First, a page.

Analysis: CBS is the No. 1 network in overall viewing, but its audience is down 2 percent from last year, with a 6 percent loss in young adults. It will win the ratings battle this year, but lose the money war to ABC.

The good news is that CBS entertainment president Jeff Sagansky is a great programmer with a real talent for developing new shows. As a result, CBS, too, will provide some lineup continuity.

Greatest strength: CBS owns Monday nights. On Sundays, "60 Minutes" and "Murder, She Wrote" just keep rollin' along.

Canceled: "Angel Street" and "2000 Malibu Road."

What to look for in new series: Dudley Moore as a playboy in "Dudley"; Shelley Long as a Dear Abby in "Good Advice" with Treat Williams; Chuck Norris as a Texas Ranger in "Walker, Texas Ranger"; and a definite spot on the schedule for Jane Seymour's "Dr. Quinn, Medicine Woman." Look for "Space Rangers" to be gone by May.

In terms of specials, "Alex Haley's Queen," starring Halle Berry, is the best miniseries in years. It's a great story, and Berry is terrific. It airs in February.



Fox gets a C.

Analysis: There's been a lot of shake-ups in management, with Fox broadcasting president Jamie Kellner resigning this month and Lucie Salhany being named chairwoman. There was a loss of momentum and direction this fall at a network that had shown the big three how to make money the past four years. Last year, Fox made $53 million.

Fox remains in good shape. It has held its young audience this fall, despite the failure of such shows as "The Heights." But it hasn't shown any growth.

There are major question marks about the future of "In Living Color," now that Keenen Ivory Wayans has left, and whether or not Charles Dutton & Co. will return for another year of live "Roc." The network's expansion into Tuesday nights starting this week is the biggest question mark of all, and the one that could put a huge dent in profits if it fails.

Greatest strength: Unrivaled ability to deliver the 18-to-34-year-old audience to advertisers with such shows as "The Simpsons" and "Beverly Hills 90210." Also has one of few genuine new show hits in "Martin."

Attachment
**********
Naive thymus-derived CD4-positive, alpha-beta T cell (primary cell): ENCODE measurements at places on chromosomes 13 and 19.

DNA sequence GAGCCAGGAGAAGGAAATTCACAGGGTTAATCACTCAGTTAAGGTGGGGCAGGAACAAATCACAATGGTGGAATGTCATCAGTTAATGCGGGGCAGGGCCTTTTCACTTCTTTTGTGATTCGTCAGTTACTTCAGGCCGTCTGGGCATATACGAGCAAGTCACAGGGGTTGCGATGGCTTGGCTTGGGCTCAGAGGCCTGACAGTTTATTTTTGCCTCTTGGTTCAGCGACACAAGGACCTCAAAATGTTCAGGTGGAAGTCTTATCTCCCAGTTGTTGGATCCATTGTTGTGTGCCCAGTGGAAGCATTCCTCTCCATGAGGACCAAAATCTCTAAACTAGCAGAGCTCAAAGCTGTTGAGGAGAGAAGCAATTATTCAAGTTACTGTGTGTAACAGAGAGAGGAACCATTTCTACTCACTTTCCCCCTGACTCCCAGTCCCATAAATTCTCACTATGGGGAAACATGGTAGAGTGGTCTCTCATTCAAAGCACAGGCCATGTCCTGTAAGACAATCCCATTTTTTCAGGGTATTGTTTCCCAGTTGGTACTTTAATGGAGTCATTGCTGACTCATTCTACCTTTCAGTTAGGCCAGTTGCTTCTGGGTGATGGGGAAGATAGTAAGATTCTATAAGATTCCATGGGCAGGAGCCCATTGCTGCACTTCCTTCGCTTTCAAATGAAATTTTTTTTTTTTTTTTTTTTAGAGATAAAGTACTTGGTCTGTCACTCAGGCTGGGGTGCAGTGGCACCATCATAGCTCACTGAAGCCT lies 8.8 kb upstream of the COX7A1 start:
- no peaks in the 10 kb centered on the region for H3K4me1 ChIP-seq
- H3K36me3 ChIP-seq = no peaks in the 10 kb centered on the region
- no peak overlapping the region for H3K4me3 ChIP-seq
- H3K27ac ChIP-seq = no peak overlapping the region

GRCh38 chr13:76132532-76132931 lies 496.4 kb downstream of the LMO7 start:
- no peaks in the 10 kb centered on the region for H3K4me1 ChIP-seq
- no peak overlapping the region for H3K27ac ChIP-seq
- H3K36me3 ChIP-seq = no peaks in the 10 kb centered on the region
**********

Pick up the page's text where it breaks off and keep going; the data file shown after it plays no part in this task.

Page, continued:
Canceled: "The Heights" and "Woops."

What to look for: "Class of '96," which debuts Tuesday, is a smart and touching series. "Key West," which also arrives Tuesday, is a mess. "The Robert Townsend Variety Show" goes into production next month. "Dame Edna" leaves NBC to join Fox next month. "Tribeca," an anthology series about a New York RTC neighborhood, will earn Fox some respect if nothing else when it airs. Robert De Niro produces "Tribeca."


NBC gets an F.

Analysis: This is a network that's in big trouble any way you look at it. It's overall audience is down 13 percent from a year ago.

But the worst news is in the early results of its strategy to go after the young audience of ABC and the even younger viewers at Fox. Not surprisingly, since it dumped such shows as "Matlock" and "In the Heat of the Night," its audience of adults 50 years old and older is down 23 percent from a year ago. The disaster, though, is that its audiences of viewers 18 to 34 and 18 to 49 are also each down 10 percent.


In an attempt to staunch the flow of viewers, NBC has moved shows all over the place, with the result that many of the viewers it had left are angry and/or confused. (Beginning next month, "Seinfeld" moves to Thursdays, with "Mad About You" on Saturdays.) The network no longer has a Top 10 show. Forget profits. The only question is how great the losses will be.

Greatest strength: None.

Canceled: "I'll Fly Away" and "The Round Table."

What to look for: Barry Levinson's "Homicide." The first episode, which Levinson directed and NBC has scheduled to air after the Super Bowl Jan. 31, ends with a scene that's five minutes of the most intense television I can remember ever seeing. The show might be too dark in tone and demand too much concentration for the taste of some viewers, but it is simply one of the finest pilots ever made.

Like "Hill Street Blues," though, "Homicide" is not the kind of drama likely to win huge ratings right away. And there is nothing NBC needs more than ratings right now.

Top 10 network shows at midseason


The numbers at the right represent rating and share. Each rating equals 921,000 TV households.

1. "60 Minutes" (CBS) 21.435

2. "Roseanne" (ABC) 21.333

3. "Murphy Brown" (CBS) 19.028

4. "Coach" (ABC) 17.827

5. "Murder, She Wrote" (CBS) 17.626


6. "Monday Night Football" (ABC) 16.828

7. "Home Improvement" (ABC) 16.726

8. "Jackie Thomas Show" (ABC) 16.025

9. "Full House" (ABC) 15.825

10. "Northern Exposure" (CBS) 15.425